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Greene Naftali
508 West 26th Street, 8th floor, 212-463-7770
September 13 - October 13, 2012
Reception: Thursday, September 13, 6 - 8 PM
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Greene Naftali is pleased to announce The Fall Show by Gelitin, the Austrian collective’s second solo exhibition at the gallery following Blind Sculpture in 2010.

Known for performances, large-scale public works, and mixed-media installations, Gelitin collides a juvenile playfulness with vulgarity and abjection, engaging legacies such as Viennese Actionism, Relational Aesthetics, and the sculpture and performance works of Franz West. The use of participation and performance as generative mediums, a recurring motif in Gelitin’s practice, also present in the upcoming show, foregrounds questions of authorship, material process, and conditions of objecthood within the realm of art. The new work presents the viewer with a field of unexpected surprises, activating the medium of performance in a striking way.

For this exhibition, the collective has dramatically reconfigured the gallery space, installing a labyrinthine wall with appendages abruptly invading the viewer’s path. Patches of color disrupt the freshly painted white walls of the construction, further upending the expected format of a gallery space. The assembly houses a vast and comical group of unfinished sculptures whose completion is contingent upon the viewer’s participation. In a particularly poignant iteration of Gelitin’s penchant for collaboration, the collective has created a terrain of materially vulnerable sculptures that, in one simple mechanical gesture by the viewer, are overturned and transformed.

The sculptures themselves combine earthy, distinctly recovered objects and vibrant, brightly colored elements with a comic flair. The viewer first enters the space to see an elegant yet uncanny sculpture – upon a curling fragment of old furniture hangs a worn bucket, the arrangement’s silhouette gracefully echoed on the gallery walls.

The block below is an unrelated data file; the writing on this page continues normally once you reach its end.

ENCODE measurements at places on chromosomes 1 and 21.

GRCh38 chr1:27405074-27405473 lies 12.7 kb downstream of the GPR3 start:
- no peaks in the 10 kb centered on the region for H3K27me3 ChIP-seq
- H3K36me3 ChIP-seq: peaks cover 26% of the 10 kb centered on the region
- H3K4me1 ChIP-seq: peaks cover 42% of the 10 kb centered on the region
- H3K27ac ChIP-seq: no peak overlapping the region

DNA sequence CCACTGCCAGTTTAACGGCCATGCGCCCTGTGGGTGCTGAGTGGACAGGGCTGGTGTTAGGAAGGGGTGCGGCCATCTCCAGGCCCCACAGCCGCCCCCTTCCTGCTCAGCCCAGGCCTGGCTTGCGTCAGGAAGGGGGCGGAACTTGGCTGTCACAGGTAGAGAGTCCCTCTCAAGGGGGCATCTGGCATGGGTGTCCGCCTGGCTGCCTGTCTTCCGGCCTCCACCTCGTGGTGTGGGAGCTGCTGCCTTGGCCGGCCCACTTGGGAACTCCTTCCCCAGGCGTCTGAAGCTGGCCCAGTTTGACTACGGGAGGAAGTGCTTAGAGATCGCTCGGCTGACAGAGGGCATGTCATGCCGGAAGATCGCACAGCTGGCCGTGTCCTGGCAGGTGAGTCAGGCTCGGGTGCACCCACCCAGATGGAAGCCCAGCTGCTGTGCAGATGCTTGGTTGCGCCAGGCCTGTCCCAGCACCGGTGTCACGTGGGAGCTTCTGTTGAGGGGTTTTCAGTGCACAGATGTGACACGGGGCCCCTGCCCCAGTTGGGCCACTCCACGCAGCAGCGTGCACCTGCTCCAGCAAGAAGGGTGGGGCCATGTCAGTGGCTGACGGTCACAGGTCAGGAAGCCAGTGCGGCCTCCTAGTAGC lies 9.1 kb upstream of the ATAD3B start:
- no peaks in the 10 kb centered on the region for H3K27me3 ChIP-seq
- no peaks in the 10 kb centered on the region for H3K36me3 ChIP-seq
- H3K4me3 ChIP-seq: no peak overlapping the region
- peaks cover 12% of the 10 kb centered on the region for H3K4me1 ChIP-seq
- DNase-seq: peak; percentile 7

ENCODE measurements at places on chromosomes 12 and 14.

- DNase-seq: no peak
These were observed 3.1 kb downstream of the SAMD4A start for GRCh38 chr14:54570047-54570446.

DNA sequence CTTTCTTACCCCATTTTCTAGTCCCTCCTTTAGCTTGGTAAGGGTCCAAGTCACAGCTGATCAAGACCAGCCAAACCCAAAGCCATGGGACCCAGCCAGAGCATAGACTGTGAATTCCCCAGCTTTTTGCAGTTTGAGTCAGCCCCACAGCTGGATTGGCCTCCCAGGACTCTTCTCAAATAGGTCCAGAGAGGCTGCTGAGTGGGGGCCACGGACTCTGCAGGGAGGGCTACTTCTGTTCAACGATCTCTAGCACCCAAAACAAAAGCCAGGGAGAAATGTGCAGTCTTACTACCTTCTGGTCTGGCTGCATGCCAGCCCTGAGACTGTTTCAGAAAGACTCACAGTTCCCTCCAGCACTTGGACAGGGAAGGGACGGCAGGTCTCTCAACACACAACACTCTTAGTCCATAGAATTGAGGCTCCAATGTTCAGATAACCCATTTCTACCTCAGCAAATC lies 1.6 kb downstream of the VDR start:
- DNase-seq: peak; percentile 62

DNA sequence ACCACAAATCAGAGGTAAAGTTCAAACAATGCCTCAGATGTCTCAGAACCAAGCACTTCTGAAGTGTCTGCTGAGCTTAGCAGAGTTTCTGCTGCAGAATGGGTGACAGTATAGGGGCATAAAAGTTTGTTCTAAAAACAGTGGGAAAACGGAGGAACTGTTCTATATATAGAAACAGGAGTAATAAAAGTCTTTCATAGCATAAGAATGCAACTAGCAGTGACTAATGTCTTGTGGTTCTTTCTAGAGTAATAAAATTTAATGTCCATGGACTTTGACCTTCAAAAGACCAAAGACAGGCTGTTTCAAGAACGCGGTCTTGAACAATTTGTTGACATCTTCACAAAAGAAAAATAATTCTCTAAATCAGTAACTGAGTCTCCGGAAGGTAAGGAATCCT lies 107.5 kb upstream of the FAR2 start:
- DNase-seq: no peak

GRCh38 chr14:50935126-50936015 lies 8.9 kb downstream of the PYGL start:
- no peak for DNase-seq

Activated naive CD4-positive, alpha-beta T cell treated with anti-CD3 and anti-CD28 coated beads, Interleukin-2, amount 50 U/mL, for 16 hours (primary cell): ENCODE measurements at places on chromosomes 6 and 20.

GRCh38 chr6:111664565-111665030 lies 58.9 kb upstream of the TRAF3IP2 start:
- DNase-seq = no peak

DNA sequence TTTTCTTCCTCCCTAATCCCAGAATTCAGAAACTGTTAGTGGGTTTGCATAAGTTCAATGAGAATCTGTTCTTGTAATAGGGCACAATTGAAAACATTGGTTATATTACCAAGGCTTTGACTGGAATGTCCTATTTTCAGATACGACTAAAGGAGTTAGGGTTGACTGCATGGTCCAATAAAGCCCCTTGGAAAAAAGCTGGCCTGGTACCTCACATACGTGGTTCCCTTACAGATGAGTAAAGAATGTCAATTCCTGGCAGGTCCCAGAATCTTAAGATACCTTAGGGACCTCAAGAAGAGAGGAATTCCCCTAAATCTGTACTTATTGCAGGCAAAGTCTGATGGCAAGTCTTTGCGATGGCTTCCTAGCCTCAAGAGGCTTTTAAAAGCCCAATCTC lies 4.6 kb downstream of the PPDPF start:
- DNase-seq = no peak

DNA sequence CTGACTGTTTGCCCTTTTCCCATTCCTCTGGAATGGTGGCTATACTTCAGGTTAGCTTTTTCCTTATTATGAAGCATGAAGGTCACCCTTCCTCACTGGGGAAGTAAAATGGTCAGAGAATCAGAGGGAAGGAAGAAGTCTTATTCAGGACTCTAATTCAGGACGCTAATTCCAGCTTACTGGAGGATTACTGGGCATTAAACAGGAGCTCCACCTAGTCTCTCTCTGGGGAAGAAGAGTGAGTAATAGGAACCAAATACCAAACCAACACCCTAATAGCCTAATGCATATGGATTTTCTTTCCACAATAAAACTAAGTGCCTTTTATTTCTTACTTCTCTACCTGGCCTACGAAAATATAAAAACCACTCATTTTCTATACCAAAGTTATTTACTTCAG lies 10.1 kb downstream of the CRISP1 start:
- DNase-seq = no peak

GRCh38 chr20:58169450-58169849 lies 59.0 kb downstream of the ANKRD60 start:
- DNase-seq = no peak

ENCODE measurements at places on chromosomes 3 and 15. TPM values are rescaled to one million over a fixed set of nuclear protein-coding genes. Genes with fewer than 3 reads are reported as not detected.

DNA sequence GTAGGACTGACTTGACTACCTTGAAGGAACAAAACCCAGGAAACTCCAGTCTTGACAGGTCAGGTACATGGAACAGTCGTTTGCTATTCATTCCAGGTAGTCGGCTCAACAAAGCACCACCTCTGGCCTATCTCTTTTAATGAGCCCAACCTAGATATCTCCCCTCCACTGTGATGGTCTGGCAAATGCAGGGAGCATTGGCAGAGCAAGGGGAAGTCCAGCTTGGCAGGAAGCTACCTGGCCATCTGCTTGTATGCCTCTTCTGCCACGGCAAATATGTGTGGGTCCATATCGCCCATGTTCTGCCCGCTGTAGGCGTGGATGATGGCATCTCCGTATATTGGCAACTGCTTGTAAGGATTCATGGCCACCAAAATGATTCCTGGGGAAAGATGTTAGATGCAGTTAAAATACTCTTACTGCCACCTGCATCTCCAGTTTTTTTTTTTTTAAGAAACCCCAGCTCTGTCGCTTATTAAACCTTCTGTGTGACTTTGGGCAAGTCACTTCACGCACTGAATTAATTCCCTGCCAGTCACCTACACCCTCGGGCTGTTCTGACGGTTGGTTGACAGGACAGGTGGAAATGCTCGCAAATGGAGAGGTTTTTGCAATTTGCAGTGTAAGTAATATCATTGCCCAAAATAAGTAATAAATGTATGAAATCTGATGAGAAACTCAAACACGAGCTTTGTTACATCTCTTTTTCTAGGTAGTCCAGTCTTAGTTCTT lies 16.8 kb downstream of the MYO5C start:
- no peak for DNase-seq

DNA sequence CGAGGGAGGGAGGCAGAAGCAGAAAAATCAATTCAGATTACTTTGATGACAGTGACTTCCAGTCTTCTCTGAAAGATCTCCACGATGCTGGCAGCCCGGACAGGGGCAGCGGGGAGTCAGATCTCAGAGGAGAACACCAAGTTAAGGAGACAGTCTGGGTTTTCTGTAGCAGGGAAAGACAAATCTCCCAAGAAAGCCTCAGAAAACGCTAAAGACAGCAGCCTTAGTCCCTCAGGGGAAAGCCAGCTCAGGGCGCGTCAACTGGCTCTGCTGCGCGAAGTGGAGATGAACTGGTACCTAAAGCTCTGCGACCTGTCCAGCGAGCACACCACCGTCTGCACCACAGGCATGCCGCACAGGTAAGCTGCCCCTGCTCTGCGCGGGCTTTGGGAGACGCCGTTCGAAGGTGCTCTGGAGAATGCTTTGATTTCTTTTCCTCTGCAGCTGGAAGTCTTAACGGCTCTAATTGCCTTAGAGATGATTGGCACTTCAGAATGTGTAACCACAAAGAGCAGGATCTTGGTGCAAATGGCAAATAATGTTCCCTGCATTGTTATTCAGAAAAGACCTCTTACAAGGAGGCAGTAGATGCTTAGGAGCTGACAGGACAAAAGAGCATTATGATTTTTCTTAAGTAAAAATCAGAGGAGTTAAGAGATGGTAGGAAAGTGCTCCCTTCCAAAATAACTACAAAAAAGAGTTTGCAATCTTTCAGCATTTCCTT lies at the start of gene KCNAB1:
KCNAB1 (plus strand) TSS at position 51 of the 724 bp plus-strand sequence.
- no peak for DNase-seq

Upon approaching the bucket sculpture, the uniting theme of the show presents itself in a pedal at the base of the sculpture’s pedestal – the viewer is invited to step on the pedal, at which moment the sculpture tumbles onto the floor. Thus the interactive and subversive nature of the show unveils itself.

Using malleable materials and precarious construction, Gelitin has created a show that, upon installation, entrusts its fruition to the viewer’s agency. A plasticine bust with a clumsy smile, a wobbly tower of old black buckets accompanied by a threadbare flag, and a seatless chair constructed solely of rope, are all among the sculptures that await the audience’s intervention.

Gelitin’s spirit of inclusion and generosity is demonstrated with simultaneous conviction and irreverence in The Fall Show. Gelitin exhibits faith in chaos as a means of creation, and aims for an intimate exchange with the audience.
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